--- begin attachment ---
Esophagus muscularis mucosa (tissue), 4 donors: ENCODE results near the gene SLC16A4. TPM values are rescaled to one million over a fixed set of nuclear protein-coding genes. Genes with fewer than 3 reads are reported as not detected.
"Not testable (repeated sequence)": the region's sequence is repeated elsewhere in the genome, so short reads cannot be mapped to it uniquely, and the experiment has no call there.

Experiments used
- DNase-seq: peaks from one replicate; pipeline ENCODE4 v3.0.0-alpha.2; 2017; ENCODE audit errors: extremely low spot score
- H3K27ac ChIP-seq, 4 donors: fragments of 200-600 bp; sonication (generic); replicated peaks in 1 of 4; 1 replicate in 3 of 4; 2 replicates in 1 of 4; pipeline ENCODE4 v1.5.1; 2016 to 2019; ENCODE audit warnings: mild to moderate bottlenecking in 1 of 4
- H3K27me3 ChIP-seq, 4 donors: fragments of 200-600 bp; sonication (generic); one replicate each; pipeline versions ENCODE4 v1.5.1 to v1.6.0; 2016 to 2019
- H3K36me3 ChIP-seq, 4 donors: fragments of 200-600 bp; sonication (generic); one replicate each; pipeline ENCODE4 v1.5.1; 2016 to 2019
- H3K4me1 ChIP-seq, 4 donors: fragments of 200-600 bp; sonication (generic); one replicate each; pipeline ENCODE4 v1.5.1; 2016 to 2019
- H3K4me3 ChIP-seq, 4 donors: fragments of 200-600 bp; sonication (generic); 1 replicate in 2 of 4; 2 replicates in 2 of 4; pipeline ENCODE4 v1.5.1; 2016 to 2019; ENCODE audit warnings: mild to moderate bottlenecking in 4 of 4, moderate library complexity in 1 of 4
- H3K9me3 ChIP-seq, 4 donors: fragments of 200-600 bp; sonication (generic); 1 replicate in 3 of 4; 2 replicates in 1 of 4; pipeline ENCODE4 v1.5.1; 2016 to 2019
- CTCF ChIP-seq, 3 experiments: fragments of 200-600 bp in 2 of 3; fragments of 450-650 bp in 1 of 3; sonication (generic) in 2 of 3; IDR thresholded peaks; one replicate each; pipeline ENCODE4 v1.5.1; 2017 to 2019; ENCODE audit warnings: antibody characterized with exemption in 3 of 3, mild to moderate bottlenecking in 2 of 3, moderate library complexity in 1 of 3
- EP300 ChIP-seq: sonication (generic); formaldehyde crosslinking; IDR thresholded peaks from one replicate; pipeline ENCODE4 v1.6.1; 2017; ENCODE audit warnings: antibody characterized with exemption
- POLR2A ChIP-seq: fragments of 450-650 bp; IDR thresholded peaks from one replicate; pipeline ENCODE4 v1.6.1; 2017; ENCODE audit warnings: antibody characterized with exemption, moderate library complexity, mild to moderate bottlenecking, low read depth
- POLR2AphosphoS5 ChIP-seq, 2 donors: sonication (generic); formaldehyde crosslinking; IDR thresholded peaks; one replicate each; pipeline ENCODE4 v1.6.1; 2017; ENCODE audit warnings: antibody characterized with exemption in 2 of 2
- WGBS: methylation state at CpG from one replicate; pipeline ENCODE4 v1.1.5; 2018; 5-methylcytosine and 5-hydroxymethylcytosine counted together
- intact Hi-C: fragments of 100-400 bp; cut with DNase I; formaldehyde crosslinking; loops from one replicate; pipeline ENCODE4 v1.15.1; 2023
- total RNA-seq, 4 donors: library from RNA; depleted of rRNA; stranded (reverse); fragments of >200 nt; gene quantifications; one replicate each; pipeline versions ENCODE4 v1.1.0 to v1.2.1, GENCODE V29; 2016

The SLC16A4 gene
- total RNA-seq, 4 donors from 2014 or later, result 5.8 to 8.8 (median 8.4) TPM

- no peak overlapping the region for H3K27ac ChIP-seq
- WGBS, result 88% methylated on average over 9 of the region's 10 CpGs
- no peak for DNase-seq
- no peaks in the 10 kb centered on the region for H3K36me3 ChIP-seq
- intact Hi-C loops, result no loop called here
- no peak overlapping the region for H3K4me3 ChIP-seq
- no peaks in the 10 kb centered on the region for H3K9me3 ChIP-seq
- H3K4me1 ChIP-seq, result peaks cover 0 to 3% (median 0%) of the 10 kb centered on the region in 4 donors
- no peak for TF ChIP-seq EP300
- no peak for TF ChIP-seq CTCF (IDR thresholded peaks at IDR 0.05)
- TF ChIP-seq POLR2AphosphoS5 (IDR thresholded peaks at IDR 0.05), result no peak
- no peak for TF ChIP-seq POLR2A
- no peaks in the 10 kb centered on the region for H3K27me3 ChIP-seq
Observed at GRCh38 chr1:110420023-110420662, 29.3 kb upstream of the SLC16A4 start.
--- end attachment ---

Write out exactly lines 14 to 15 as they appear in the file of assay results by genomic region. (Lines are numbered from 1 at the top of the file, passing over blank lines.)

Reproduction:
- POLR2AphosphoS5 ChIP-seq, 2 donors: sonication (generic); formaldehyde crosslinking; IDR thresholded peaks; one replicate each; pipeline ENCODE4 v1.6.1; 2017; ENCODE audit warnings: antibody characterized with exemption in 2 of 2
- WGBS: methylation state at CpG from one replicate; pipeline ENCODE4 v1.1.5; 2018; 5-methylcytosine and 5-hydroxymethylcytosine counted together